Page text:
What If It Goes Right?

A friend was recently telling me about their plans for setting up their own business. They’d been thinking about it on and off for years and things were such in their life that now seemed like the perfect opportunity to make it happen. But strangely, although she was clearly passionate about this idea, all I could hear her say was ‘But what if it goes wrong?’

What if I start the business and things don’t work out. Businesses go under all the time.

But what if it goes right?

What if I go with this supplier/client and it goes wrong and they end up leaving me in the lurch?

But what if it goes right?

You get the drift.

Of course, we have to be practical and realistic with our dreams and ambitions if we want to make them happen, but how does constantly focusing on the potential negative outcomes help achieve this?

There are no guarantees of course and I do not belong to the cheesy and simplistic ‘positivity is everything’ school of thought, but from a purely practical point of view, how differently could things turn out if we focus on the positive factors of our situation? It takes just as much energy to focus on something positive as it does something negative.

And even if the result is not what we would have wanted, we would have at least spent our time more constructively wanting something good to happen as opposed to expecting something bad to happen.

I know which I would prefer. What about you?

Photo by Aaron Burden on Unsplash

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Can What’s Missing Be Your Strength?

I have been a fan of Q (English music magazine) for many years and in the latest issue, I was reading an interview with a band called Royal Blood. Now I’m not really a rock fan but every now and again a band comes through that I really like and Royal Blood are currently and pleasantly deafening me with both their albums. But why am I talking about this band and what has the header image of a vegetarian dish got to do with this band?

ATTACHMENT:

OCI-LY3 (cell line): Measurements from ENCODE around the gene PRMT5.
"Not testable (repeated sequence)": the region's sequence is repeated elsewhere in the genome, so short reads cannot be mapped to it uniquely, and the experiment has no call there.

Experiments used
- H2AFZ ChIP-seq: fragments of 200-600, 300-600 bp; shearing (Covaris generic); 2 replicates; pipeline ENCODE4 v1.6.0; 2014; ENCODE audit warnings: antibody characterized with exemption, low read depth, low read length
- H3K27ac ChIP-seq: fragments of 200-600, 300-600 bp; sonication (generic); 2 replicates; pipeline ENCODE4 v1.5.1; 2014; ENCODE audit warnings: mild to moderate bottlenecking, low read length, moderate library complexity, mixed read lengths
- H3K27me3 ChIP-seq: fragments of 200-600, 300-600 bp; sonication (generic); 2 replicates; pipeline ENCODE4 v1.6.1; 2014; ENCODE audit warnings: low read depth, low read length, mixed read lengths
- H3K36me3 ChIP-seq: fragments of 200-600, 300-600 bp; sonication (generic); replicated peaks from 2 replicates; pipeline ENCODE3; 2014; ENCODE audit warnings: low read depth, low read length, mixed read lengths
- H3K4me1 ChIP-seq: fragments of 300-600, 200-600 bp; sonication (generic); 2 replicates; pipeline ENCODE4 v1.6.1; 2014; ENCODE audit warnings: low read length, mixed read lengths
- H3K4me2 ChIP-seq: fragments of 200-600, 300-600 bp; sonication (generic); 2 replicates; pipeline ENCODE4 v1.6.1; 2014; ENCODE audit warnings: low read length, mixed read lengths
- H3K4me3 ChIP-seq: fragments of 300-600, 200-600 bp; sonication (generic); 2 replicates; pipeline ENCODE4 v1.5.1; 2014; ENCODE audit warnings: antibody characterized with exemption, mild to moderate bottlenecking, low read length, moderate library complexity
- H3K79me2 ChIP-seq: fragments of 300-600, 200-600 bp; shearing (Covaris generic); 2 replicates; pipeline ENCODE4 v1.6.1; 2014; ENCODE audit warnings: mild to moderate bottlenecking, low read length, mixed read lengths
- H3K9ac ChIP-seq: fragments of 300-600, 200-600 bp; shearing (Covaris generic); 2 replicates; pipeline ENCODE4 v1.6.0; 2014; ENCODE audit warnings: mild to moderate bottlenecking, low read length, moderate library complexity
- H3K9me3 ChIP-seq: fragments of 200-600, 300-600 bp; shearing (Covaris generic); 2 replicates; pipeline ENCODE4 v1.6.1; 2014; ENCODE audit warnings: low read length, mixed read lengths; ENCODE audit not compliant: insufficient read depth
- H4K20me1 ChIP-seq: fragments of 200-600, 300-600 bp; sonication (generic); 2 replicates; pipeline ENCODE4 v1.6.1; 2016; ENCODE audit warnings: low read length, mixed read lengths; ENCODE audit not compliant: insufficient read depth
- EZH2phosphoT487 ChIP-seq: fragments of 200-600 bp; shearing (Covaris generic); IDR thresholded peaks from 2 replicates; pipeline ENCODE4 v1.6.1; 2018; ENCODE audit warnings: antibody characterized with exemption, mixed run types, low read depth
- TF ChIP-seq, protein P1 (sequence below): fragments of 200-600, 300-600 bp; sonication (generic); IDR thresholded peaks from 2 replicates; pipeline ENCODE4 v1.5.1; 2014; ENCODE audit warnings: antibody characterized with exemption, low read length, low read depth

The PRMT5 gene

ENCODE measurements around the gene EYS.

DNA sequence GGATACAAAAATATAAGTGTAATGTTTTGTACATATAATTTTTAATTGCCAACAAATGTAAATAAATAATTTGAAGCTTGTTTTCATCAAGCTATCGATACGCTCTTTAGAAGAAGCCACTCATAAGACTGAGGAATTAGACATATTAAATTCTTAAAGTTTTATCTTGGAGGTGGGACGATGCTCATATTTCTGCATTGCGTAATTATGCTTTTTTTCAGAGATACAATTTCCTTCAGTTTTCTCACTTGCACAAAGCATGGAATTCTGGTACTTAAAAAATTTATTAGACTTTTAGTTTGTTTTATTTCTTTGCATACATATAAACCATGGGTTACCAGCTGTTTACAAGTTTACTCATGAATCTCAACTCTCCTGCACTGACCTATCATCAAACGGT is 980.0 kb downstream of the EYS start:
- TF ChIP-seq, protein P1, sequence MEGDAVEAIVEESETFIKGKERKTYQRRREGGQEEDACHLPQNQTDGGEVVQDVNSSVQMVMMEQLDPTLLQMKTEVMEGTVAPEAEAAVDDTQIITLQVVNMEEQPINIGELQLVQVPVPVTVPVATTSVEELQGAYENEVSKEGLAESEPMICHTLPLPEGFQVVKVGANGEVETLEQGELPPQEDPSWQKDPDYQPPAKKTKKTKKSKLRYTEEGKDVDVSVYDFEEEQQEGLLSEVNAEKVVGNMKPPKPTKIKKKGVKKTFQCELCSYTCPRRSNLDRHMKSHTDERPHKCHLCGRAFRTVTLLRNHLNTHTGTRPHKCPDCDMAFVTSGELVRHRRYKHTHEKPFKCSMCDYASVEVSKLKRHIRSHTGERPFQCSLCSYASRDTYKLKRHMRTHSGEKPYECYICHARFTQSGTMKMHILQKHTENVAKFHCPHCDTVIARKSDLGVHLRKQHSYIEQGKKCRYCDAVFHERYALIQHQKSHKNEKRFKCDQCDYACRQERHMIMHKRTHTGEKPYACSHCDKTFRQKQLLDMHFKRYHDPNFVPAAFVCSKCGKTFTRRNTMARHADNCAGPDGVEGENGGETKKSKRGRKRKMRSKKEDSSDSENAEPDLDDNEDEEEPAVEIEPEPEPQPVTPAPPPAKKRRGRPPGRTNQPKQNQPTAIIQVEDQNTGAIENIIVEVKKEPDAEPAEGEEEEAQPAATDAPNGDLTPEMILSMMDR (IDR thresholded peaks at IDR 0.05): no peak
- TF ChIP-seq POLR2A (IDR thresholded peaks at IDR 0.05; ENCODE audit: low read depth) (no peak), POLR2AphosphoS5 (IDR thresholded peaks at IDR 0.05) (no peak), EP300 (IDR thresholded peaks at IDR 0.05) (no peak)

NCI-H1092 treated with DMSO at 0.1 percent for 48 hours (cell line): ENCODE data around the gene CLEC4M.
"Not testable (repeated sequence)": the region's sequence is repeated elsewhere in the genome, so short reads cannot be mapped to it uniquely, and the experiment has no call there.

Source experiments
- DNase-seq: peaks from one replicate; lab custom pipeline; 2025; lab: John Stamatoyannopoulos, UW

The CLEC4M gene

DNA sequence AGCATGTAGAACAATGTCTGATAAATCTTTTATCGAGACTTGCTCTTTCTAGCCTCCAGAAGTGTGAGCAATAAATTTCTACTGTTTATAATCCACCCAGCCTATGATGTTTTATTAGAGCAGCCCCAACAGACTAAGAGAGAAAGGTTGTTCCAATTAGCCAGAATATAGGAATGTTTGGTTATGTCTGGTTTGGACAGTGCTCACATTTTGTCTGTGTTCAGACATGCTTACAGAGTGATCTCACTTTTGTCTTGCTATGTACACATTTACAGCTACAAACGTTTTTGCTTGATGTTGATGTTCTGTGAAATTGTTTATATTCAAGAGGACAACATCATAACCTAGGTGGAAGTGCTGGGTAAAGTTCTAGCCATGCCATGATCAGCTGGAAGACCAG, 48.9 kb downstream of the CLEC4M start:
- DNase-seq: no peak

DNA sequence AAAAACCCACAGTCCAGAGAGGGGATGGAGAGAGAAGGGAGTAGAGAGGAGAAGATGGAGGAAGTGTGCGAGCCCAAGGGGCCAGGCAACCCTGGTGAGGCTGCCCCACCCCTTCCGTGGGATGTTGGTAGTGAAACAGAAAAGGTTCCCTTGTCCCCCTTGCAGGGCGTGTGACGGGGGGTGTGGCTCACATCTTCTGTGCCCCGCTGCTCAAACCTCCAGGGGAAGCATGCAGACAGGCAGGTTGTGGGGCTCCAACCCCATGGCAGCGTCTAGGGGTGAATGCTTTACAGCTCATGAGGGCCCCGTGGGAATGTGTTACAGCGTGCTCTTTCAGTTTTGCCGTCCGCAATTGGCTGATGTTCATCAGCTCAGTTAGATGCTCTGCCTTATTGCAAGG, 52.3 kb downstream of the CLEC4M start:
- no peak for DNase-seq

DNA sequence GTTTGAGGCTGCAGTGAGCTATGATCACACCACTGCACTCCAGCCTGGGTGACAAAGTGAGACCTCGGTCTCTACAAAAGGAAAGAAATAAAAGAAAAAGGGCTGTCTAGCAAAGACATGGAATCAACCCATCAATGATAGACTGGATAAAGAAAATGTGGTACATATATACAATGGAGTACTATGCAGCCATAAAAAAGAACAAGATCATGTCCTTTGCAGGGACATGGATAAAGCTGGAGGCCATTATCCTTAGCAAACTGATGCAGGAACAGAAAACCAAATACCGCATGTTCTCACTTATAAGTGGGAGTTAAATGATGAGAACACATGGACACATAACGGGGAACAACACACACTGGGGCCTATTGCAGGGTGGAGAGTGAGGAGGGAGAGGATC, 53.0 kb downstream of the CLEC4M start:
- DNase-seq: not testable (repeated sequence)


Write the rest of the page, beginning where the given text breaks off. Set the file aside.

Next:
Well, when I used to visit Brighton in the past, I occasionally visited a restaurant called Terre A Terre, a rather good vegetarian restaurant in the city. In the Q magazine interview with Mike Kerr, the singer/bassist with Royal Blood, mentioned that he used to work as a chef in Terre A Terre and while there he was struck by how inventive they had been with the ingredients available to them, especially when they had a supposedly necessary ingredient to many i.e. meat taken out of the equation as it had forced them to be more creative with what they had.

Royal Blood

At that time, Matt was also putting together a new band and after being inspired by his experience at Terre A Terre in creating more interesting things with ‘less’, he realised that instead of having a traditional line-up, he decided that the band would just be his mate Ben playing drums and himself playing bass and singing. He may have made the right decision as last year Royal Blood sold out shows in Europe and the US, are now friends with rock stars including Muse and Jimmy Page (from Led Zeppelin) and have been one of the most successful bands in Europe in the last 3 years since they first came on the scene.

We don’t need to do what others have done. What many see as ‘something missing’ can in fact be a strength if we choose to see it that way. A restaurant doesn’t need meat to be successful and Royal Blood don’t need a traditional rock band line-up with a guitarist. So, my question to you is:

‘do you have something ‘missing’ in your life that is or could be your strength’?

Watch Royal Blood video for ‘Figure It Out’…

Permission To Not Be Positive